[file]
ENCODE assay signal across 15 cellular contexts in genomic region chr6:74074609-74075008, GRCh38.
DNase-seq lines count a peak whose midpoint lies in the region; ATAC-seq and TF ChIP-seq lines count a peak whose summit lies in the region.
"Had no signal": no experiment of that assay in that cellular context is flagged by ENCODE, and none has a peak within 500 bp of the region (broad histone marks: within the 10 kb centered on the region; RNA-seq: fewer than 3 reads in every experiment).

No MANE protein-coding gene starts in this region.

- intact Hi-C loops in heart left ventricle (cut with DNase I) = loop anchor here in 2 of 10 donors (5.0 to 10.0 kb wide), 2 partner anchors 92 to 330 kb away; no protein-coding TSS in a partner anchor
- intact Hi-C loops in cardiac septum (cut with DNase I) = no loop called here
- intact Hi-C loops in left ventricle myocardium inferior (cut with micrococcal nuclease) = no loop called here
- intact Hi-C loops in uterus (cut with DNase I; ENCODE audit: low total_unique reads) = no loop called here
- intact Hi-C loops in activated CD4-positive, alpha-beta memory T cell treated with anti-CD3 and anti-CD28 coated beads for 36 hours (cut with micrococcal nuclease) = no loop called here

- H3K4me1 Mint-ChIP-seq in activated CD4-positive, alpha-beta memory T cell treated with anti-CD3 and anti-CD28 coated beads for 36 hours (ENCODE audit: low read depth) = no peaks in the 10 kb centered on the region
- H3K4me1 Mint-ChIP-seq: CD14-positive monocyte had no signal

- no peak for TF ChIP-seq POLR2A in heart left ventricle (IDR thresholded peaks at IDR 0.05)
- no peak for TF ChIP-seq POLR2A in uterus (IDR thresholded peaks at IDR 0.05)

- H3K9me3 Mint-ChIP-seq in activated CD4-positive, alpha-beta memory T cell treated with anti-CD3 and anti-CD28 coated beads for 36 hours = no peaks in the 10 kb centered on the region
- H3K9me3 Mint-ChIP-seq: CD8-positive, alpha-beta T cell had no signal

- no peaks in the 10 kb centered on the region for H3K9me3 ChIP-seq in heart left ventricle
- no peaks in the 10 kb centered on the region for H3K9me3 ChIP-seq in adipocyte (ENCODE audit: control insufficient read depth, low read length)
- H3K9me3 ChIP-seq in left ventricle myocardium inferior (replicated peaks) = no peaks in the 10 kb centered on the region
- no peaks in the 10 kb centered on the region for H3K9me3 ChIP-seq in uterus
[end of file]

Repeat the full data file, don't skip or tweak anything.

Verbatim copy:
ENCODE assay signal across 15 cellular contexts in genomic region chr6:74074609-74075008, GRCh38.
DNase-seq lines count a peak whose midpoint lies in the region; ATAC-seq and TF ChIP-seq lines count a peak whose summit lies in the region.
"Had no signal": no experiment of that assay in that cellular context is flagged by ENCODE, and none has a peak within 500 bp of the region (broad histone marks: within the 10 kb centered on the region; RNA-seq: fewer than 3 reads in every experiment).

No MANE protein-coding gene starts in this region.

- intact Hi-C loops in heart left ventricle (cut with DNase I) = loop anchor here in 2 of 10 donors (5.0 to 10.0 kb wide), 2 partner anchors 92 to 330 kb away; no protein-coding TSS in a partner anchor
- intact Hi-C loops in cardiac septum (cut with DNase I) = no loop called here
- intact Hi-C loops in left ventricle myocardium inferior (cut with micrococcal nuclease) = no loop called here
- intact Hi-C loops in uterus (cut with DNase I; ENCODE audit: low total_unique reads) = no loop called here
- intact Hi-C loops in activated CD4-positive, alpha-beta memory T cell treated with anti-CD3 and anti-CD28 coated beads for 36 hours (cut with micrococcal nuclease) = no loop called here

- H3K4me1 Mint-ChIP-seq in activated CD4-positive, alpha-beta memory T cell treated with anti-CD3 and anti-CD28 coated beads for 36 hours (ENCODE audit: low read depth) = no peaks in the 10 kb centered on the region
- H3K4me1 Mint-ChIP-seq: CD14-positive monocyte had no signal

- no peak for TF ChIP-seq POLR2A in heart left ventricle (IDR thresholded peaks at IDR 0.05)
- no peak for TF ChIP-seq POLR2A in uterus (IDR thresholded peaks at IDR 0.05)

- H3K9me3 Mint-ChIP-seq in activated CD4-positive, alpha-beta memory T cell treated with anti-CD3 and anti-CD28 coated beads for 36 hours = no peaks in the 10 kb centered on the region
- H3K9me3 Mint-ChIP-seq: CD8-positive, alpha-beta T cell had no signal

- no peaks in the 10 kb centered on the region for H3K9me3 ChIP-seq in heart left ventricle
- no peaks in the 10 kb centered on the region for H3K9me3 ChIP-seq in adipocyte (ENCODE audit: control insufficient read depth, low read length)
- H3K9me3 ChIP-seq in left ventricle myocardium inferior (replicated peaks) = no peaks in the 10 kb centered on the region
- no peaks in the 10 kb centered on the region for H3K9me3 ChIP-seq in uterus